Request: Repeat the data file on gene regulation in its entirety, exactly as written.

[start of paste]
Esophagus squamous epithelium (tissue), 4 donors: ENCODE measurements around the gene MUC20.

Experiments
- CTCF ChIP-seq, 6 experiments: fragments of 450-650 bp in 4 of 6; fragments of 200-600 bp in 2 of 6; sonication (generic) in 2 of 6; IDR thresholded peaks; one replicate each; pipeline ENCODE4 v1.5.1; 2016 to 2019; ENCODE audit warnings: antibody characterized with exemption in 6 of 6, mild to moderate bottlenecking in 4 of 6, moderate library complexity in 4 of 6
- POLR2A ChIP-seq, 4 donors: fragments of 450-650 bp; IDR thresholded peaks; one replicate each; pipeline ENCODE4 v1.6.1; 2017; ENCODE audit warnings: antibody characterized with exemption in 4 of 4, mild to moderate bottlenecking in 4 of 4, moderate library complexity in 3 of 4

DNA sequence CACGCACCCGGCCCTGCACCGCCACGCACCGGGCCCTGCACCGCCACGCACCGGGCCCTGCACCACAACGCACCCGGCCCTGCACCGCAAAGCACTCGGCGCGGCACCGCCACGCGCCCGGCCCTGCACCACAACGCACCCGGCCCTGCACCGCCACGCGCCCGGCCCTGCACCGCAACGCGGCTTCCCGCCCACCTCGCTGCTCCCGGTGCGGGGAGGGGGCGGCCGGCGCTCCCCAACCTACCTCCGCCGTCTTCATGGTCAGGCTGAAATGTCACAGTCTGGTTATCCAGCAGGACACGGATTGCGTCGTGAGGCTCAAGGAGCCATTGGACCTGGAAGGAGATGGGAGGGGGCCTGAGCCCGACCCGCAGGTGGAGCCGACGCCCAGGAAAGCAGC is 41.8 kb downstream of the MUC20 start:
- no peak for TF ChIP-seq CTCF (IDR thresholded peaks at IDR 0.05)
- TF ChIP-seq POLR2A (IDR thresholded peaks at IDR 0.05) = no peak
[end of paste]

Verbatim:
Esophagus squamous epithelium (tissue), 4 donors: ENCODE measurements around the gene MUC20.

Experiments
- CTCF ChIP-seq, 6 experiments: fragments of 450-650 bp in 4 of 6; fragments of 200-600 bp in 2 of 6; sonication (generic) in 2 of 6; IDR thresholded peaks; one replicate each; pipeline ENCODE4 v1.5.1; 2016 to 2019; ENCODE audit warnings: antibody characterized with exemption in 6 of 6, mild to moderate bottlenecking in 4 of 6, moderate library complexity in 4 of 6
- POLR2A ChIP-seq, 4 donors: fragments of 450-650 bp; IDR thresholded peaks; one replicate each; pipeline ENCODE4 v1.6.1; 2017; ENCODE audit warnings: antibody characterized with exemption in 4 of 4, mild to moderate bottlenecking in 4 of 4, moderate library complexity in 3 of 4

DNA sequence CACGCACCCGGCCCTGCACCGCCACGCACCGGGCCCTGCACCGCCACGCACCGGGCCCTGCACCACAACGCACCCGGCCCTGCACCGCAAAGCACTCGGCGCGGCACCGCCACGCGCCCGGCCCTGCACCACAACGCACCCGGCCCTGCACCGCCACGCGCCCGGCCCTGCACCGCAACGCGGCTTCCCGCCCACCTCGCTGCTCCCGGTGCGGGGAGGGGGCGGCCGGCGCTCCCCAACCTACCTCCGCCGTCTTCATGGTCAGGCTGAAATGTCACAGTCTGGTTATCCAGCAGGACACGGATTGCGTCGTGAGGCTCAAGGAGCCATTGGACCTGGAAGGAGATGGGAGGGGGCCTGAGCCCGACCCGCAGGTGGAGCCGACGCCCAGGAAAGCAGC is 41.8 kb downstream of the MUC20 start:
- no peak for TF ChIP-seq CTCF (IDR thresholded peaks at IDR 0.05)
- TF ChIP-seq POLR2A (IDR thresholded peaks at IDR 0.05) = no peak